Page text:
It may have been the storm that sat over the Conemaugh Valley causing the Johnstown Flood in rained, and rained, and rained for hours that night. But I remember many previous storms when I lived in western Pennsylvania: Beautiful, violent spasms in the sky with frightening lightening and black clouds, but also good, long, soaking rains that sang on the eves and windowsills, making the corn grow. Well, but then there were the long, slow summer days with clear blue skies that stretched forever, and the snowstorms that socked us in for a day or so more than once.

No matter how far back I look in my life, I can't recall a time when I didn't acknowledge the weather as the coolest thing around.

Posted by: --sg | September 28, 2009 8:40 PM | Report abuse

All great stories (and some quite scary). Thanks for sharing.

Posted by: Ann-CapitalWeatherGang | September 28, 2009 8:51 PM | Report abuse

Back before I was even 10 years old in the 1960's I watched "The Wizard of Oz" on TV. I saw the tornado and I wanted to go up to it and touch it. (My sister was hiding her face in the couch with fear.) I wanted to be a Meteorologist from that day forward.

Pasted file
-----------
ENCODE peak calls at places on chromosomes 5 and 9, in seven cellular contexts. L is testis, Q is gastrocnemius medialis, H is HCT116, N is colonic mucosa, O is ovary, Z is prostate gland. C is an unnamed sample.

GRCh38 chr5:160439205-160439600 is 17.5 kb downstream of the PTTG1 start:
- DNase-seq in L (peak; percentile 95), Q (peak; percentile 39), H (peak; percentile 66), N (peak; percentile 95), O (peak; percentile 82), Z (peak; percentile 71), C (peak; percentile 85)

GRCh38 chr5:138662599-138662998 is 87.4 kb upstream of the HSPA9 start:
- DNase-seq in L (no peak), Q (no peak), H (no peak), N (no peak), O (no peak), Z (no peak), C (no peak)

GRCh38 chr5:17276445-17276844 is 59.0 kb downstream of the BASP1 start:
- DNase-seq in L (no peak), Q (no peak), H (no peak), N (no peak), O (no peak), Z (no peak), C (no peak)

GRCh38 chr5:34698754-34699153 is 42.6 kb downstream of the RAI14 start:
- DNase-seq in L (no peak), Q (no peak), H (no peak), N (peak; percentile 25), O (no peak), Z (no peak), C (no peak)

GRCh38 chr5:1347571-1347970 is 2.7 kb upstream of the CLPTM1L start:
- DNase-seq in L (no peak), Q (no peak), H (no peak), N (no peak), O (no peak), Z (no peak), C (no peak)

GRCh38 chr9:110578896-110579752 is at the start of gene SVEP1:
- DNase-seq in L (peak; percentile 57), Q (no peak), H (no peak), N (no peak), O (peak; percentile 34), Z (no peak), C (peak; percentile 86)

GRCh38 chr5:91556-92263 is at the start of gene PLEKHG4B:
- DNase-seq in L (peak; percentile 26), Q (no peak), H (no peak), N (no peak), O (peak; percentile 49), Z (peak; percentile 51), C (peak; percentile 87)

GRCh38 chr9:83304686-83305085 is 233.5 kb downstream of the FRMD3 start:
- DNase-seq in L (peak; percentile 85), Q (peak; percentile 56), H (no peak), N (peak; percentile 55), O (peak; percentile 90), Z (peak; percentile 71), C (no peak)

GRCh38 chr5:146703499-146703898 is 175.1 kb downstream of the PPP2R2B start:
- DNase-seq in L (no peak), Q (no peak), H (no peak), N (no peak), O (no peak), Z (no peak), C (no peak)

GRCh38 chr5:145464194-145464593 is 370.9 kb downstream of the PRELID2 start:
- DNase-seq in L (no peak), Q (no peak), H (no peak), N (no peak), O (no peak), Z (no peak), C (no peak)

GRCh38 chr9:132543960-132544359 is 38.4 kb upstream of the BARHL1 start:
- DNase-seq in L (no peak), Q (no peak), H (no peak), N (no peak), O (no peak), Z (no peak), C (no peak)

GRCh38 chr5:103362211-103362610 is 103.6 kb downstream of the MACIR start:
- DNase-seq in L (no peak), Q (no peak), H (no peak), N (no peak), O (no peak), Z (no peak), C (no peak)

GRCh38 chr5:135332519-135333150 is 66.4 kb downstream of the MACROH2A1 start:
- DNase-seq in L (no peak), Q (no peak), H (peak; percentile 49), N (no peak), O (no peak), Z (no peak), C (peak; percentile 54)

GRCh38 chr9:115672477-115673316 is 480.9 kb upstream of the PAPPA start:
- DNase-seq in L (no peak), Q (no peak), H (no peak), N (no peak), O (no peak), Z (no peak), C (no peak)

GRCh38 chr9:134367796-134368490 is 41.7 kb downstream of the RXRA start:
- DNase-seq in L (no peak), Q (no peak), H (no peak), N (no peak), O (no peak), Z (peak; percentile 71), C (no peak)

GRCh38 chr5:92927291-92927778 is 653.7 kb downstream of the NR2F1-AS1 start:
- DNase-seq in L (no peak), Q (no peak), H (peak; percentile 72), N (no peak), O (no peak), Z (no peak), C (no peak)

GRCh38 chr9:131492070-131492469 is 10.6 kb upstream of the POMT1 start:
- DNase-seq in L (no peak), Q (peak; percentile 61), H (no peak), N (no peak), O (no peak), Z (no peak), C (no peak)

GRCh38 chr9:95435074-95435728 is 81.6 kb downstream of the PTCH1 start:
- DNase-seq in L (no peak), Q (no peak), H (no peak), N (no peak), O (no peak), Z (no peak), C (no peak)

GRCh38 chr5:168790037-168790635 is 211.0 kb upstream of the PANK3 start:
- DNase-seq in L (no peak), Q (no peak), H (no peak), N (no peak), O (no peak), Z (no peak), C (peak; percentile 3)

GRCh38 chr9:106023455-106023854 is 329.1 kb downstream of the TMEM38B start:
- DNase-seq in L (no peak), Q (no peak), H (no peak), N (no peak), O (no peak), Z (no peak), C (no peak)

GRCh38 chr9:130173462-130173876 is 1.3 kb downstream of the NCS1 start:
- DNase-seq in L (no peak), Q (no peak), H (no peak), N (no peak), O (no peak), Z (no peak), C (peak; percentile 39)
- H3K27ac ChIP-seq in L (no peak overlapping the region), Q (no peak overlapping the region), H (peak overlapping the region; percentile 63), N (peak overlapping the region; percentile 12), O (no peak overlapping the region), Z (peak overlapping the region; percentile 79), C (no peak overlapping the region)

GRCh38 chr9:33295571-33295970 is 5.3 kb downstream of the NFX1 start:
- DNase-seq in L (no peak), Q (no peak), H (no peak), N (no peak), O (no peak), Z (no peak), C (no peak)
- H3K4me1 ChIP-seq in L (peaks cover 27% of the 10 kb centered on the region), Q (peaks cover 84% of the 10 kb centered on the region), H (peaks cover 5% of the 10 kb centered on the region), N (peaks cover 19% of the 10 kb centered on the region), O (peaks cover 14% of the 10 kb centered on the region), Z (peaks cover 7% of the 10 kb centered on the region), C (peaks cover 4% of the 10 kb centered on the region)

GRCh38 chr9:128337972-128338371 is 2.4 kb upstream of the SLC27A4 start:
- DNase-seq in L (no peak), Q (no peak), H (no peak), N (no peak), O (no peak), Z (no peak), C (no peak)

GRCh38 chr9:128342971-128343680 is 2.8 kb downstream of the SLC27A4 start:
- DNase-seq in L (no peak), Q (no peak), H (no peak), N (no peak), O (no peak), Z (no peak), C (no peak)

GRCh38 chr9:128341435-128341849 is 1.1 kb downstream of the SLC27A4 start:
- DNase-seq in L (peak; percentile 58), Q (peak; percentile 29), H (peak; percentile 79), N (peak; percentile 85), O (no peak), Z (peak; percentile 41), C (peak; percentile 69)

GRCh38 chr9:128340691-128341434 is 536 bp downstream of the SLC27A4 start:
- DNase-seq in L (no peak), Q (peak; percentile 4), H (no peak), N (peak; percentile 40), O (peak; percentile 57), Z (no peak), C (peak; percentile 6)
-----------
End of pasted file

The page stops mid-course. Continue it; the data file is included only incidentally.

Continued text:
Now that I have a 5 year-old I make sure I wake her up to watch the evening lightning shows of summer or go outside to walk barefoot in the asphalt-warmed streams after a downpour with the receding thunder as accompaniment. I'm proud that she is not afraid, but rather appropriately filled with awe and wonder.

She also told me last night that the phase of the moon was "waxing gibbous". You bet I'm proud...

Posted by: ASColletti | September 29, 2009 5:50 AM | Report abuse

Hurricane Gloria did it for me too! I grew up on Long Island and remember not having power for a week and a birdhouse that I had finished that summer and hung nicely in a tree in my family's backyard got taken down with the tree.

Posted by: ajb288 | September 30, 2009 2:16 PM | Report abuse